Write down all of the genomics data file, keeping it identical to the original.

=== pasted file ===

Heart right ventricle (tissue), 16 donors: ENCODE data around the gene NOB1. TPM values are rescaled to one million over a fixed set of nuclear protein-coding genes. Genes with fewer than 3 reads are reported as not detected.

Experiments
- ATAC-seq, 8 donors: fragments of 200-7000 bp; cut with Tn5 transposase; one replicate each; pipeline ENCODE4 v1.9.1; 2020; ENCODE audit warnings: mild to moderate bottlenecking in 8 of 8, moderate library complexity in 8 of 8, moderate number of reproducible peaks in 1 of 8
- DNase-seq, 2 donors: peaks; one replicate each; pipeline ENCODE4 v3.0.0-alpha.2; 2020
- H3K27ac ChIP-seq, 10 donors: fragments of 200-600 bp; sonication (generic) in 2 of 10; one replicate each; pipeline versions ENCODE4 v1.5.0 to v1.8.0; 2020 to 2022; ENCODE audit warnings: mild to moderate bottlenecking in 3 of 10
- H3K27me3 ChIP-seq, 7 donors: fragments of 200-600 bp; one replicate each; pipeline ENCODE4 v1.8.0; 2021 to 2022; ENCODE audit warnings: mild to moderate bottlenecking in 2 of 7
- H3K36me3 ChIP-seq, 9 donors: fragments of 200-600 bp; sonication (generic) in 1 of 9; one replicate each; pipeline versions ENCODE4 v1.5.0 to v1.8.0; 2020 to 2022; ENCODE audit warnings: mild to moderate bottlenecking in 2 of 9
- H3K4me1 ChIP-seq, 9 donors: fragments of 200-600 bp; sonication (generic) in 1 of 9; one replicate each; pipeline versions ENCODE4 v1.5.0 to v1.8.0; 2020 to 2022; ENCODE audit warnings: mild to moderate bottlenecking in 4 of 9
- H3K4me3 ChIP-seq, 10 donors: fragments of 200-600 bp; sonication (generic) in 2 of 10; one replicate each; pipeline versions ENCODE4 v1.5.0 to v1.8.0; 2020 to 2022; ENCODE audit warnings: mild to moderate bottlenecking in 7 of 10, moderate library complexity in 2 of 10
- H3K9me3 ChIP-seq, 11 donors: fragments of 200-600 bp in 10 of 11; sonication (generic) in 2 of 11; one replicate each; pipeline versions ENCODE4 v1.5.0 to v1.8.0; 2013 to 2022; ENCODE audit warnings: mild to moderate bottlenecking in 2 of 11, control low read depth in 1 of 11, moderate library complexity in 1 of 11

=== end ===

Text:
Heart right ventricle (tissue), 16 donors: ENCODE data around the gene NOB1. TPM values are rescaled to one million over a fixed set of nuclear protein-coding genes. Genes with fewer than 3 reads are reported as not detected.

Experiments
- ATAC-seq, 8 donors: fragments of 200-7000 bp; cut with Tn5 transposase; one replicate each; pipeline ENCODE4 v1.9.1; 2020; ENCODE audit warnings: mild to moderate bottlenecking in 8 of 8, moderate library complexity in 8 of 8, moderate number of reproducible peaks in 1 of 8
- DNase-seq, 2 donors: peaks; one replicate each; pipeline ENCODE4 v3.0.0-alpha.2; 2020
- H3K27ac ChIP-seq, 10 donors: fragments of 200-600 bp; sonication (generic) in 2 of 10; one replicate each; pipeline versions ENCODE4 v1.5.0 to v1.8.0; 2020 to 2022; ENCODE audit warnings: mild to moderate bottlenecking in 3 of 10
- H3K27me3 ChIP-seq, 7 donors: fragments of 200-600 bp; one replicate each; pipeline ENCODE4 v1.8.0; 2021 to 2022; ENCODE audit warnings: mild to moderate bottlenecking in 2 of 7
- H3K36me3 ChIP-seq, 9 donors: fragments of 200-600 bp; sonication (generic) in 1 of 9; one replicate each; pipeline versions ENCODE4 v1.5.0 to v1.8.0; 2020 to 2022; ENCODE audit warnings: mild to moderate bottlenecking in 2 of 9
- H3K4me1 ChIP-seq, 9 donors: fragments of 200-600 bp; sonication (generic) in 1 of 9; one replicate each; pipeline versions ENCODE4 v1.5.0 to v1.8.0; 2020 to 2022; ENCODE audit warnings: mild to moderate bottlenecking in 4 of 9
- H3K4me3 ChIP-seq, 10 donors: fragments of 200-600 bp; sonication (generic) in 2 of 10; one replicate each; pipeline versions ENCODE4 v1.5.0 to v1.8.0; 2020 to 2022; ENCODE audit warnings: mild to moderate bottlenecking in 7 of 10, moderate library complexity in 2 of 10
- H3K9me3 ChIP-seq, 11 donors: fragments of 200-600 bp in 10 of 11; sonication (generic) in 2 of 11; one replicate each; pipeline versions ENCODE4 v1.5.0 to v1.8.0; 2013 to 2022; ENCODE audit warnings: mild to moderate bottlenecking in 2 of 11, control low read depth in 1 of 11, moderate library complexity in 1 of 11